World Series 2008: The professionals
Earlier today a media release came around to all World Series reporters describing the tournament in numbers: 124 countries represented at the Main Event, 39 years the World Series has existed, 7,000 hours of footage taped by the television crews, that kind of thing.
The final statistic read "6 - The number of years in a row an amateur has won the Main Event", referring, of course, to Jerry Yang, Jamie Gold, Joe Hachem, Greg Raymer, Chris Moneymaker and Robert Varkonyi, all of whom took down the Big Dance while moonlighting around the poker tables from another registered occupation--chiropractor, patent attorney and accountant for the three Team PokerStars Pros, for example.
It'll be interesting, though, to see how the media categorises either Peter Eastgate or Ivan Demidov, whichever of them takes away the first prize tonight. The term "poker professional" has grown to mean something different than just someone who makes their main income from the game. When the mainstream refers to a "poker professional" they're usually implying someone they see regularly on their television screens; some sources refer more accurately to so-called "named pros" meaning those prominent faces on the poker circuit.
This is worth considering in tonight's context because Demidov and Eastgate are, without question, poker professionals in the strictest sense of the word. Both carve out a very nice income playing online at PokerStars, occasionally supplementing this with their successful forays onto the live tournament circuit. And yet before the Main Event here, neither of them would have been recognised in any poker room across the world--indeed even today, I spotted Eastgate strolling untroubled through the Rio not six hours before he would be taking his seat on this hugest of stages.
These two are therefore obvious representatives of the new breed of poker professional, characterised by their intense application to the game, willingness to put in the hours, to study strategy and tactics and now to reap the rewards. It's also notable how professional each of these guys has been in their table etiquette and their exceptional manners in both victory and defeat. A wince is about the most dismay either has shown, a small fist pump, and a grateful gaze to the heavens about the limits of their celebrations.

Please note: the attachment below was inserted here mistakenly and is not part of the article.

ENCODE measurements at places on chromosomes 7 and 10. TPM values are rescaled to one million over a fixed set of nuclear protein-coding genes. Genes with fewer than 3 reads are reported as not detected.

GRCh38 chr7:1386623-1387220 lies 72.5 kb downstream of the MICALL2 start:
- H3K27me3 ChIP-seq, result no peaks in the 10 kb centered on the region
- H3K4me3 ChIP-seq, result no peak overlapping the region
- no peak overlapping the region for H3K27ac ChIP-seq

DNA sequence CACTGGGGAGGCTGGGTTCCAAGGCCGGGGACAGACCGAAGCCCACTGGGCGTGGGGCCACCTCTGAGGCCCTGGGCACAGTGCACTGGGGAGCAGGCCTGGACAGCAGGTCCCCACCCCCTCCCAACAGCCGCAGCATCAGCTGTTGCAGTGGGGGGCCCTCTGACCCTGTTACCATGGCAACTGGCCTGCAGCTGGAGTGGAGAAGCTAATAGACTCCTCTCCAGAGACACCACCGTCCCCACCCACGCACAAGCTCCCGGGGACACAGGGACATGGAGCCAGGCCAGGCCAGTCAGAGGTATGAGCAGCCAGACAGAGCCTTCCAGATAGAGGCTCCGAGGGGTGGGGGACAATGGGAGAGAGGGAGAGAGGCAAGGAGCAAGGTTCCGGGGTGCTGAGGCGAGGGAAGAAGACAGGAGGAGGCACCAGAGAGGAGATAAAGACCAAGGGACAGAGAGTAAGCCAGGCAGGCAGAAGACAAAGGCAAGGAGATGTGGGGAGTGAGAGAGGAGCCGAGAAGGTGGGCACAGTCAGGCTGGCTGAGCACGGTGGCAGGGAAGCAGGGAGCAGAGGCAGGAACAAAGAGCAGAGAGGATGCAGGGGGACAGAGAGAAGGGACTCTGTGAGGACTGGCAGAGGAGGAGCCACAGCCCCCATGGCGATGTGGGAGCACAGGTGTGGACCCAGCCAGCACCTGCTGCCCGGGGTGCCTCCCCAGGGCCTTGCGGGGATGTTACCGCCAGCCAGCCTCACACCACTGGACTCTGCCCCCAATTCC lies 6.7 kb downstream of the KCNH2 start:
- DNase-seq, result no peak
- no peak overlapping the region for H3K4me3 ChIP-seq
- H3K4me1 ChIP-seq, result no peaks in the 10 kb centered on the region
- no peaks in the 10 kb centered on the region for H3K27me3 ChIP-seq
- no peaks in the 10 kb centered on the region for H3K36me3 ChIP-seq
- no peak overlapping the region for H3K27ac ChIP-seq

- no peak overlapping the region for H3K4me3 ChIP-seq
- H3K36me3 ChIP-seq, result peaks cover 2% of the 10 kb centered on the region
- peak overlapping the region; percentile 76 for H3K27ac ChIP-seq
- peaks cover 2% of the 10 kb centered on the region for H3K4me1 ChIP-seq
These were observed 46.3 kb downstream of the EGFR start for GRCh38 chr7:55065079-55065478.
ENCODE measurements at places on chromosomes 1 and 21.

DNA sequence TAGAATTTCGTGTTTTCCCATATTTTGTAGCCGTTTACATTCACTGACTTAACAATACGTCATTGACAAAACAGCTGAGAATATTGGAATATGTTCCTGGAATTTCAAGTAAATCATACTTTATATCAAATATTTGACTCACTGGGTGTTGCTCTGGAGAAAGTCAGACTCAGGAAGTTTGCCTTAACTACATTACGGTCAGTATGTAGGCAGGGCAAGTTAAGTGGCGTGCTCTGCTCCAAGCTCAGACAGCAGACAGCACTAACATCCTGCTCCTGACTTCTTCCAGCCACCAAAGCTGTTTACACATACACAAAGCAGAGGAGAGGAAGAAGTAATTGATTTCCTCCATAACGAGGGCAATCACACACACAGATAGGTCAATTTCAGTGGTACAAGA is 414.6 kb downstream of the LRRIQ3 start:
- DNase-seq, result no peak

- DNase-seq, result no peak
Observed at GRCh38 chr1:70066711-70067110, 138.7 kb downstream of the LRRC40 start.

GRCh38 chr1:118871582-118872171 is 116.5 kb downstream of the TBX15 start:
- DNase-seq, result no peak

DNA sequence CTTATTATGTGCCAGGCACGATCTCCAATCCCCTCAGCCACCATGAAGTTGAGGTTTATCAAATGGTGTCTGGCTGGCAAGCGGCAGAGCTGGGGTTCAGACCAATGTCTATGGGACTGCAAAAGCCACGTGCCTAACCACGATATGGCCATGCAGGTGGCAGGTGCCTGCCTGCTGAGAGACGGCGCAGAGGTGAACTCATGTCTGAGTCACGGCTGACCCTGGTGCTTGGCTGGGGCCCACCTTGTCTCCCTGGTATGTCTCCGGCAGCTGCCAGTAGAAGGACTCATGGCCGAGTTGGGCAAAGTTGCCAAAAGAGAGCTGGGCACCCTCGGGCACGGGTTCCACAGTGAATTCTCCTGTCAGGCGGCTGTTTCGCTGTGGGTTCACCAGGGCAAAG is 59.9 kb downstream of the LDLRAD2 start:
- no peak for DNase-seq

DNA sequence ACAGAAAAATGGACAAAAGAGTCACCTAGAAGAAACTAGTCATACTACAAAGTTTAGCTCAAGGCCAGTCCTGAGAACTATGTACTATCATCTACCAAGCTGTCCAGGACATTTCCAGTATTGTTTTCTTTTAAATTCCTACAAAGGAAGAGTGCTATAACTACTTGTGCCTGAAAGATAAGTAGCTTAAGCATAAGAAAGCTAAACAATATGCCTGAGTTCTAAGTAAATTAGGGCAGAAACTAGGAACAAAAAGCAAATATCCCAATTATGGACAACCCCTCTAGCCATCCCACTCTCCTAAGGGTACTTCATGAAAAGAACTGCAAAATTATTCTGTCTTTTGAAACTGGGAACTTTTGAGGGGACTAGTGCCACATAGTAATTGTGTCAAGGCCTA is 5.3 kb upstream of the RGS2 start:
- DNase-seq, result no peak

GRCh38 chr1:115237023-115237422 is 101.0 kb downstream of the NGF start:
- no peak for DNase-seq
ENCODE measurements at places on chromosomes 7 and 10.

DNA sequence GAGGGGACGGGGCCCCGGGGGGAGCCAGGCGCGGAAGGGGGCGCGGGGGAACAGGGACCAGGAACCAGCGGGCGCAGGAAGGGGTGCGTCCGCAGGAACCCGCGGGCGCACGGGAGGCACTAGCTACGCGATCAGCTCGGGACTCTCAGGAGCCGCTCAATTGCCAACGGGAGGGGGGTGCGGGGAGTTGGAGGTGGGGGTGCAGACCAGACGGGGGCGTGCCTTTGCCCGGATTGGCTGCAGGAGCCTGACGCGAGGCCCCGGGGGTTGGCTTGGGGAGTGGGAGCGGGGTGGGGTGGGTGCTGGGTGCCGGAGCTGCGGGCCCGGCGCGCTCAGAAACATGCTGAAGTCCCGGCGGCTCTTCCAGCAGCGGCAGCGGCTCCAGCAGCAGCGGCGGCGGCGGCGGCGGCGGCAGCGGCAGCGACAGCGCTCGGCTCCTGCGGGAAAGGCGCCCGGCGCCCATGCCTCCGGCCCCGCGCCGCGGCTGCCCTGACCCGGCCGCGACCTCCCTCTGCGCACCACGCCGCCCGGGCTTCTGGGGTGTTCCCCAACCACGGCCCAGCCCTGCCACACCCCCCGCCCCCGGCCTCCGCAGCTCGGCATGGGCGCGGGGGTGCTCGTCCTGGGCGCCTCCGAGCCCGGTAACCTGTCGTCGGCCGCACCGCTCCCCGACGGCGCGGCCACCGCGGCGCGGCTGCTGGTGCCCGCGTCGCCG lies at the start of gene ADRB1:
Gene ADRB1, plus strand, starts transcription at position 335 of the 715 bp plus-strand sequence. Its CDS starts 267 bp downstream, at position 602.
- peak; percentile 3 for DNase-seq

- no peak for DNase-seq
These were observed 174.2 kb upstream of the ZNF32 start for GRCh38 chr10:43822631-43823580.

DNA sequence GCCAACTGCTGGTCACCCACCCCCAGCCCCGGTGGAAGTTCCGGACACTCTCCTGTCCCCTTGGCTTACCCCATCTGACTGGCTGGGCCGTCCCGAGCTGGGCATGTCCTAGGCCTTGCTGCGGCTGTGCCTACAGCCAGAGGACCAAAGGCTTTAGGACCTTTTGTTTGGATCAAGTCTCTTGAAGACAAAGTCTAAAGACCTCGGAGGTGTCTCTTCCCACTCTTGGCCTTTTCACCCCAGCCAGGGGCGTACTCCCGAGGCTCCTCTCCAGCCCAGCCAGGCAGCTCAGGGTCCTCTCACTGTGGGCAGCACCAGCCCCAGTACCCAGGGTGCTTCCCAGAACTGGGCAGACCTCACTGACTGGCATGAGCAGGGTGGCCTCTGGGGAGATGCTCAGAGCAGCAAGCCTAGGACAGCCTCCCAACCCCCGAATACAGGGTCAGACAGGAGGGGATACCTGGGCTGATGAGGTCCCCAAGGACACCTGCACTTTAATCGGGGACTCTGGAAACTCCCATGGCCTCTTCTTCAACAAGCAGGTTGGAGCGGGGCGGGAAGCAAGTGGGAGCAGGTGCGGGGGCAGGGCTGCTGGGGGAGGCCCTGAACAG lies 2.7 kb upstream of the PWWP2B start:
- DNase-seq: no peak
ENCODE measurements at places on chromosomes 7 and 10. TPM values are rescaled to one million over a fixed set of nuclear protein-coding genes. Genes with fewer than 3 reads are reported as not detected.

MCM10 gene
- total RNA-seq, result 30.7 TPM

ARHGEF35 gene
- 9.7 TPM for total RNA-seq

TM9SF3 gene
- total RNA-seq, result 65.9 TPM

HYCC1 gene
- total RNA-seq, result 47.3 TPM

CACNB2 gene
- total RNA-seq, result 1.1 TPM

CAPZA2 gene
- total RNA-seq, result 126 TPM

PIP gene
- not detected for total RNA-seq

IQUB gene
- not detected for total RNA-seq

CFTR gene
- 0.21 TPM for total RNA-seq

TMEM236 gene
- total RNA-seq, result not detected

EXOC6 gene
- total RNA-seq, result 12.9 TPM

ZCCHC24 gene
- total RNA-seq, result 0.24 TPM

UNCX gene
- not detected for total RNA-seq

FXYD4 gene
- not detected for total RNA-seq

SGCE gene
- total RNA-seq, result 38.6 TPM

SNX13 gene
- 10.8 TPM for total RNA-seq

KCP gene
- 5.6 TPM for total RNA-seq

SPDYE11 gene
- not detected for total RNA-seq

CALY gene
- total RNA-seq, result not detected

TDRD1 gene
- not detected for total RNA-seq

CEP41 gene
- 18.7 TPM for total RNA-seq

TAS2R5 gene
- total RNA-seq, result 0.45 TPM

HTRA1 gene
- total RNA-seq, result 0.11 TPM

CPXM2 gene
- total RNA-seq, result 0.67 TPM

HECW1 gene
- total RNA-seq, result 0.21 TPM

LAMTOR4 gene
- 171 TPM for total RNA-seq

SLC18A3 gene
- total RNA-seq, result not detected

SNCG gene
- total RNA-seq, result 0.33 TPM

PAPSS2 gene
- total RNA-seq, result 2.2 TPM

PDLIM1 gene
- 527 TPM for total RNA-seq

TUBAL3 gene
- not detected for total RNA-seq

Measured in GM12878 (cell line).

Whenever this ends -- and it may be a good few hours yet -- one of them will instantly become a "named pro" as well as just an "online pro" or a "pro's pro" or however else they will be categorised in tomorrow's papers. But don't expect any bouncing around the room, whooping and hollering. My bets is on a gentleman's handshake, probably an emotional hug and, finally, a huge smile.
Anything else just wouldn't be professional.
We didn't get much closer to deciding who would be the winner in the past hour.
In the most entertaining hand of the hour, Eastgate came in for a raise to 2 million total and Demidov called. The flop came 8h-8c-5c. Both players checked. The As came on the turn. Demidov checked again and Eastgate bet out 2.25 million. Demidov called. The river brought rhe 4d. Both players checked.
Demidov shook his head and didn't want to turn over his hand. He finally announced, "Jack-high" Eastgate cocked his head for a second and turned over a queen, good enough to out-pip Demidov by one and take the chips.
"That's a big pot for no pair," TD Jack Effel said.
That showdown was one of few we've seen.
In other action, Demidov raised to 1,625,000 more than the 800,000 big blind and Eastgate called. The flop fell 4h-J-s-2h. Demidov confidently bet 3,125,000. Eastgate counted out his checks and called the bet. The turn was the Jc. This time, Demodov didn't seem nearly as confident and checked. When Eastgate pushed out 5,675,000, Demidov wasted little time before mucking.
That is the kind of action we're watching at this hour. While turns and rivers present themselves on a regular basis, it's rare to see the players' hole cards. For instance, in a recent hand, Demidov raised to 2 million and Eastgate called. The flop came Jc-7h-3h. Both players checked. On the 8h turn, Eastgate led for 2.5 million. Demidov thought for a moment and made it 7.5 million. Eastgate mucked.
While everyone knows it will only take one cooler to end this thing, these players are playing a long-haul game and show no signs of careless play. it took this hand to inspire the biggest pot of the hour.
The players saw a cheap flop of 5d-7h-4d. Demidov checked to Eastgate. The Dane bet out 1,150,000 only to be cheack-raised to 2,125,000. Looking mildly frustrated, Eastgate grabbed his chips and called. The turn came the 8h. Once against Demidov checked and let Eastgate bet 4,250,000. What's that? Yes, another check-raise from Demidov, now to 14 million total. Now it was Eastgate's time to think. He bit his lower lip and let his eyes settle on the Russian. Finally, he swallowed once and made the call. The river was the 3d. Surprisingly, both players checked. Demidov showed 6c-8c for the flopped straight. Eastgate showed 6h-4c for the turned straight. The monster pot got chopped up and on we played.
While you're waiting for the next update, check out this video blog shot tonight as Demidov talked about his chances tonight.
Watch WSOP Final Table: Ivan Pre HU Interview on PokerStars.tv